Revisiting V. Tulasamma And Ors. Vs Sesha Reddy (Dead) By Lrs.: An Overview and Social Analysis

Publication Information

Journal Title: Journal of Legal Studies & Research
Author(s): Suhani Dube & Dhruv Kaushik
Published On: 30/06/2022
Volume: 8
Issue: 3
First Page: 198
Last Page: 208
ISSN: 2455-2437
Publisher: The Law Brigade Publisher

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Suhani Dube & Dhruv Kaushik, Revisiting V. Tulasamma and Ors. Vs Sesha Reddy (Dead) By Lrs.: An Overview and Social Analysis, Volume 8 Issue 3, Journal of Legal Studies & Research, 198-208, Published on 30/06/2022, Available at


  • Tulasamma’s husband died in the year 1931, in a state of jointness with his step brother Sesha Reddy, leaving behind Tulasamma as his widow.
  • Tulasamma filed a petition for maintenance against Sesha Reddy in the Court of the District Munsif, Nellore.
  • Sesha Reddy filed an interlocutory application for recording a compromise, alleging that the parties had arrived at an out of Court settlement. Tulasamma opposed this application, which was ultimately dismissed.
  • Sesha Reddy filed an appeal to the District Judge, Nellore, which was also dismissed. Certified by the Executing Court, Tulasamma put the decree in execution and the parties arrived at a settlement, out of Court.
  • The terms of the compromise allotted Tulasamma the schedule properties, with only a limited interest therein, and no power of alienation. Furthermore, the properties were to revert to the Sesha Reddy after the death of Tulasamma. Subsequently, Tulasamma continued to remain in possession of the properties even after the Hindu Succession Act, 1956 (HSA) came into force.
  • Tulasamma leased out some of the properties to Defendants No. 2 and 3 and sold some of the properties to Defendant No. 4.
  • Sesha Reddy filed a suit before the District Munsif, Nellore challenging the alienations made by Tulasamma, as she had received a restricted estate under the terms of the compromise and claiming that it was not binding on him and could remain valid only till the lifetime of Tulasamma.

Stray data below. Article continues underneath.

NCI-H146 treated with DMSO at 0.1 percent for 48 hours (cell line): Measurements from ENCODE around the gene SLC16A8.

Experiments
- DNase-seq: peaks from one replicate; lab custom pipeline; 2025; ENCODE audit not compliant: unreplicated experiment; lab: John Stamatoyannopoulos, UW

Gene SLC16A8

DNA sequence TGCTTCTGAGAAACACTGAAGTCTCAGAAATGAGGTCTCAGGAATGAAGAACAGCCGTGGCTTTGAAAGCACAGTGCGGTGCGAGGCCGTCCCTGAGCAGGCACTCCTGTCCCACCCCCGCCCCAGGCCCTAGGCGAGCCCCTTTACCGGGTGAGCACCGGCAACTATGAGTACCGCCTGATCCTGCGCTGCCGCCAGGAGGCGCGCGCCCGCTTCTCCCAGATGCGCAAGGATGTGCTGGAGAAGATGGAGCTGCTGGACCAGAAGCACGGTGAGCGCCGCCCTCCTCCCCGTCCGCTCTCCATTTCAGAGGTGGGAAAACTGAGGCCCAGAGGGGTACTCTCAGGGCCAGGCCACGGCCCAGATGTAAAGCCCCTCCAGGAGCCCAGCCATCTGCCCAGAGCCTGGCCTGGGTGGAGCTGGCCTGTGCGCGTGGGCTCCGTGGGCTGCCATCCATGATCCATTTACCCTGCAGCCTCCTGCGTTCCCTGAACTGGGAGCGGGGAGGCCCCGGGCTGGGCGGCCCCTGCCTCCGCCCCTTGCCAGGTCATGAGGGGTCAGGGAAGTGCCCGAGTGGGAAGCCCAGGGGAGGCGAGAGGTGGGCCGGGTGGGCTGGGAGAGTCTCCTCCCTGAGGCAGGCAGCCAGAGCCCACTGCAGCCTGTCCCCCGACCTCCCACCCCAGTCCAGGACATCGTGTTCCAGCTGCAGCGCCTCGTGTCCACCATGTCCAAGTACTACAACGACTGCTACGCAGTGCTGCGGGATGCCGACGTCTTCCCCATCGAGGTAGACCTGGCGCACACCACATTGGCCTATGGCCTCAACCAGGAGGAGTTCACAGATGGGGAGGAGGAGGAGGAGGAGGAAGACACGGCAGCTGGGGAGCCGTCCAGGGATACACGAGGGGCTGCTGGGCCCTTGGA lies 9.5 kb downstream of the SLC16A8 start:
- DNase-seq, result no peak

• Tulasamma claimed that by virtue of the provisions of the HSA, she had become the full owner of the properties with absolute right of alienation. Thus, Sesha Reddy had no locus standi to file the suit.
  • The learned Munsif held that Tulasamma got merely a limited interest in the properties which could be enjoyed during her lifetime and that the alienations were not binding on the reversionary.
  • Tulasamma filed an appeal before the District Judge, Nellore who reversed the finding of the trial Court, allowed the appeal, and dismissed Sesha Reddy’s suit. The Court held that the Tulasamma had acquired an absolute interest in the properties by virtue of the provisions of the HSA.
  • Sesha Reddy filed a second appeal to the High Court against the said judgement, which ruled in favour of him stating that Tulasamma’s case was clearly covered by Section 14(2) of the HSA and since the compromise was an instrument, Tulasamma could not get an absolute interest under Section 14(1) of the HSA.
  • Further, the High Court held that it was not a question of recognizing a pre-existing right, which she had none since her husband had died even before the Hindu Women’s Right to Property Act, 1937.
  • Tulasamma thus approached the Hon’ble Supreme Court, by way of appeal.
Keywords: Women’s Rights, Property Rights, Maintenance, Succession, Family Law

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